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Title:Impact of Chloramination on the Development of Oligotrophic Biofilms
Author(s):Ling, Fangqiong
Advisor(s):Liu, Wen-Tso
Department / Program:Civil & Environmental Eng
Discipline:Environ Engr in Civil Engr
Degree Granting Institution:University of Illinois at Urbana-Champaign
Subject(s):drinking water distribution system
Abstract:This study aimed to i) determine the effectiveness of monochloramine disinfection on biofilm control and ii) characterize the architecture and community development of laboratory-grown oligotrophic biofilms over a two-month period. Biofilm development and disinfection were realized in Center for Disease Control (CDC) reactor systems with PVC coupons as the substratum and groundwater as the seeding and growth nutrient. To compare biofilm development under disinfection against its natural development, two CDC reactors (treatment and control) were operated. In the treatment reactor, chloramination at 8.5 ± 0.2 mg Cl2/L as combined chlorine was applied after two weeks of biofilm growth till the end of week 10. Confocal laser scanning microscopy combined with quantitative analysis using COMSTAT program revealed that disinfection resulted in a reduction of average thickness and biomass volume by 83.6% and 81.8%, respectively, and an increase in compactness by 76.5%, suggesting the formation of a thin and compact biofilm with low biomass. In contrast, biofilm development in the control reactor led to an increase in average thickness and biomass volume by a factor of 5.2 and 47.1%, and a reduction in compactness by 75.5%. As the result, thicker and fluffier biofilm architecture was observed. Biofilm community structure change was revealed by cluster analysis and non-metric multidimensional scaling based on 16S rRNA gene-based microbial fingerprinting analysis. Samples from different reactors at the same time point had a high similarity before disinfection, but became dissimilar after disinfection. This suggested that disinfection could lead to the development of a biofilm community with a distinctive community structure. Overall findings suggest that disinfection could influence the growth of multi-species biofilms on PVC surface, shape the biofilm architecture, and select a microbial community thatcan survive, adapt, or proliferate under chloramination. These findings are important to better understand biofilm growth in chloraminated drinking water distribution systems.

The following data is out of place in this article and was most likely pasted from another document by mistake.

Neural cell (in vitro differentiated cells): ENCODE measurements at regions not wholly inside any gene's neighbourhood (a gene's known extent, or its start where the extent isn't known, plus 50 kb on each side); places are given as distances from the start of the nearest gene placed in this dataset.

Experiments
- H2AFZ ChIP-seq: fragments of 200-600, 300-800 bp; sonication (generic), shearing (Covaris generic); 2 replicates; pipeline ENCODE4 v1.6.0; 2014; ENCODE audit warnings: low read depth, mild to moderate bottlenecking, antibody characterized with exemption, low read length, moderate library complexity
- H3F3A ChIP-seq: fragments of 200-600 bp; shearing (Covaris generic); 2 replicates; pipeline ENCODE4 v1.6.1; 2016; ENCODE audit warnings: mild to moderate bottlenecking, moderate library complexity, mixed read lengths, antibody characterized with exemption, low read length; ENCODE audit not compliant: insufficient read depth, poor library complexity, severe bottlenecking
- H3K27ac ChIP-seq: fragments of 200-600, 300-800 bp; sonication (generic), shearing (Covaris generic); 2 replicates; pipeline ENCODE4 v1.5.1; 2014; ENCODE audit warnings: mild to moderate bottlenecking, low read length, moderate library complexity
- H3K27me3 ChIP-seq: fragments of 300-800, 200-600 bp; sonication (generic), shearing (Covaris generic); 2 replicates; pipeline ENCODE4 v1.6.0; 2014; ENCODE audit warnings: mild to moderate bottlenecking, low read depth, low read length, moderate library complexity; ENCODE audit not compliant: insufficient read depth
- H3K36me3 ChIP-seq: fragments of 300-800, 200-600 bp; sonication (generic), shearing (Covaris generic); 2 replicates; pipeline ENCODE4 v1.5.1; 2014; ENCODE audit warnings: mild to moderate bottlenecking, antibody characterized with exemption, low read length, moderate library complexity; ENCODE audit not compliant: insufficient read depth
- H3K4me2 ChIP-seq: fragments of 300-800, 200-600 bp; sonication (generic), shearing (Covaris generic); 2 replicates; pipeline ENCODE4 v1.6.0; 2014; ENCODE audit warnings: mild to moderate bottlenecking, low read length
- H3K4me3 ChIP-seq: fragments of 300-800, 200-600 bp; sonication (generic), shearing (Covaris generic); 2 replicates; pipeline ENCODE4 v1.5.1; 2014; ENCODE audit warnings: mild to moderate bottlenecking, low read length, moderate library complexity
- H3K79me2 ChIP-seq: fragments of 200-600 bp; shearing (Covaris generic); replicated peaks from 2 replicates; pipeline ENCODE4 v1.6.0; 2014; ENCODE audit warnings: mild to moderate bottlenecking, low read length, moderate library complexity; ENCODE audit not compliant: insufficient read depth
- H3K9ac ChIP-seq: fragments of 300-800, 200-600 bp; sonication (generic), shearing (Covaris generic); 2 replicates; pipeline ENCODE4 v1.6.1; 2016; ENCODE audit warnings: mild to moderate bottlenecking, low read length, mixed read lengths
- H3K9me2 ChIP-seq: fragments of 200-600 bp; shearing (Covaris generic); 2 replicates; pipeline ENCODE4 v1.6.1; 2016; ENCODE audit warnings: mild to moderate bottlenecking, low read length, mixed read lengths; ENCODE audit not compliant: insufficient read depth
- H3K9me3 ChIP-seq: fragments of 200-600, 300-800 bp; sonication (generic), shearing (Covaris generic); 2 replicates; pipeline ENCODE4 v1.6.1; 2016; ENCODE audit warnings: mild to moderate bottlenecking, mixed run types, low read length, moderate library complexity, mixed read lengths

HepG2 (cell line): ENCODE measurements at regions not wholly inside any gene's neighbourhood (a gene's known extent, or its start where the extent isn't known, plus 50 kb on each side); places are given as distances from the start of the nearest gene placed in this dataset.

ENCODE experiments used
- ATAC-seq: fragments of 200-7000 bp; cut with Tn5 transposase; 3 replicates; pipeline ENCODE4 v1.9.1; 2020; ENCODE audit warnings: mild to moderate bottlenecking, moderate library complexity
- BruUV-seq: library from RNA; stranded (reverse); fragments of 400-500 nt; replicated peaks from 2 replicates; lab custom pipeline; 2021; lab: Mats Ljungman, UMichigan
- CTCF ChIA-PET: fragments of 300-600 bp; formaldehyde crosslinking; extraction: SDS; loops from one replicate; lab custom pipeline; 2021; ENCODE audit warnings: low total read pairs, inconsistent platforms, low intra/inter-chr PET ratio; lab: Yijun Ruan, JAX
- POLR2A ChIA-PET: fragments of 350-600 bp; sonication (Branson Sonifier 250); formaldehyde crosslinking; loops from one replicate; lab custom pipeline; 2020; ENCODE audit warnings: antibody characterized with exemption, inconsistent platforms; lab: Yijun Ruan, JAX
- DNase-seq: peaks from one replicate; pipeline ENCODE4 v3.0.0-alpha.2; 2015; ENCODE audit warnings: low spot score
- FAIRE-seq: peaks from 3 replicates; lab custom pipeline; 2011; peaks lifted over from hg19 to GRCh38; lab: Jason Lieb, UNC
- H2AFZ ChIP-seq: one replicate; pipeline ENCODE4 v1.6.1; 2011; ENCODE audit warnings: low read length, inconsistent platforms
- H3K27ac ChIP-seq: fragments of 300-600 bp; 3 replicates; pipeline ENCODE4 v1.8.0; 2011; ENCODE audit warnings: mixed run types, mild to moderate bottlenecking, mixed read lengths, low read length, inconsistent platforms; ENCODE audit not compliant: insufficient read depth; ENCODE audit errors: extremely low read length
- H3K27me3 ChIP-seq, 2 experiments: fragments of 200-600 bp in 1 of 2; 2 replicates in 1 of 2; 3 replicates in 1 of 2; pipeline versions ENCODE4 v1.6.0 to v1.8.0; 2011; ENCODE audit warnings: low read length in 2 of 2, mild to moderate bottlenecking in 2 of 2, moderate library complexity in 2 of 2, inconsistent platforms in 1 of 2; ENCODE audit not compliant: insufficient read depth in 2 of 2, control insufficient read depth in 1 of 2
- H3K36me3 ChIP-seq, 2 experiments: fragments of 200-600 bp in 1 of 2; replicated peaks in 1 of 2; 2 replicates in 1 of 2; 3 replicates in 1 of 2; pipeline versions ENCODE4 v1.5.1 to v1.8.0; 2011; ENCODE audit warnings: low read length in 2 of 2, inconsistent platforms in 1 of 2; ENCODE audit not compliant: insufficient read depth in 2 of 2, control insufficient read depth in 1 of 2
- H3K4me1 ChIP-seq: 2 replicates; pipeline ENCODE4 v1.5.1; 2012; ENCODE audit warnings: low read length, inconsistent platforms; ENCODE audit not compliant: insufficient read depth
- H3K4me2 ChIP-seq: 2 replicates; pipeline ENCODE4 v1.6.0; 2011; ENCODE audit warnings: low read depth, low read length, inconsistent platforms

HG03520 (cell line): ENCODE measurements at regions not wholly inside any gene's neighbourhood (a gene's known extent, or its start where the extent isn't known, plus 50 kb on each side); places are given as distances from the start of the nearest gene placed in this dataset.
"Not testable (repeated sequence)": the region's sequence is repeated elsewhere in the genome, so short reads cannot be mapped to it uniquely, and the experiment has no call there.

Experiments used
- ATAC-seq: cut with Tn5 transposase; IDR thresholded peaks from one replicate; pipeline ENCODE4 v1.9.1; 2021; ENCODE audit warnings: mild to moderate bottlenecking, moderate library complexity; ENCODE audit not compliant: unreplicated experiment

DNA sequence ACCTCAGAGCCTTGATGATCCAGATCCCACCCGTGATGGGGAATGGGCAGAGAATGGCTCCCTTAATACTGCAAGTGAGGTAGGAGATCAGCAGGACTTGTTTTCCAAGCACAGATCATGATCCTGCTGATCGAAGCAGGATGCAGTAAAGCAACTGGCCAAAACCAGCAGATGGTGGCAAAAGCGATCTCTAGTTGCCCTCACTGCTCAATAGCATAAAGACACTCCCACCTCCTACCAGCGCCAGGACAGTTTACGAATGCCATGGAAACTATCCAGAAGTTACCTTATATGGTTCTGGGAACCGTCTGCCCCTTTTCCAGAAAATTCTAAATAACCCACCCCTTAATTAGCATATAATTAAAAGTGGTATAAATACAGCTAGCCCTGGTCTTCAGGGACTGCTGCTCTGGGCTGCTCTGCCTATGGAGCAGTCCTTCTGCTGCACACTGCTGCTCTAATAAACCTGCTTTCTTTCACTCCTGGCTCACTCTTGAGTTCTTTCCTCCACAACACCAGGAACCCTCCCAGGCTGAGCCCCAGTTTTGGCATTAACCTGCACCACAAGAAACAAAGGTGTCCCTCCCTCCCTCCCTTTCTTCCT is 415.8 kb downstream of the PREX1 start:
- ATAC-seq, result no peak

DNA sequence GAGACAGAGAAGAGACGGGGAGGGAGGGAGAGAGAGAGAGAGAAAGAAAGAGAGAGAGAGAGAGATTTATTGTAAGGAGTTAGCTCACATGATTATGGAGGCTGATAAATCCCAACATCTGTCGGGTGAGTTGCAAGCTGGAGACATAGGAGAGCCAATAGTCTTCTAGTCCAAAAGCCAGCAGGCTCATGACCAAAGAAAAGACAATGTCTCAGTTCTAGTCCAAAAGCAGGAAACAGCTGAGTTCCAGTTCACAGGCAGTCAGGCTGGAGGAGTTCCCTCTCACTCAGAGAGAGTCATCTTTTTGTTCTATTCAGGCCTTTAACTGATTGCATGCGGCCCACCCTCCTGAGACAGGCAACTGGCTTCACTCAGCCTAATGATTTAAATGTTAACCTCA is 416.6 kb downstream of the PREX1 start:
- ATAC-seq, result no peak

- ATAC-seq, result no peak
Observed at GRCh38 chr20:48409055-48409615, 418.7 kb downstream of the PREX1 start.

Issue Date:2011-08-26
Rights Information:Copyright 2011 Fangqiong Ling
Date Available in IDEALS:2011-08-26
Date Deposited:2011-08

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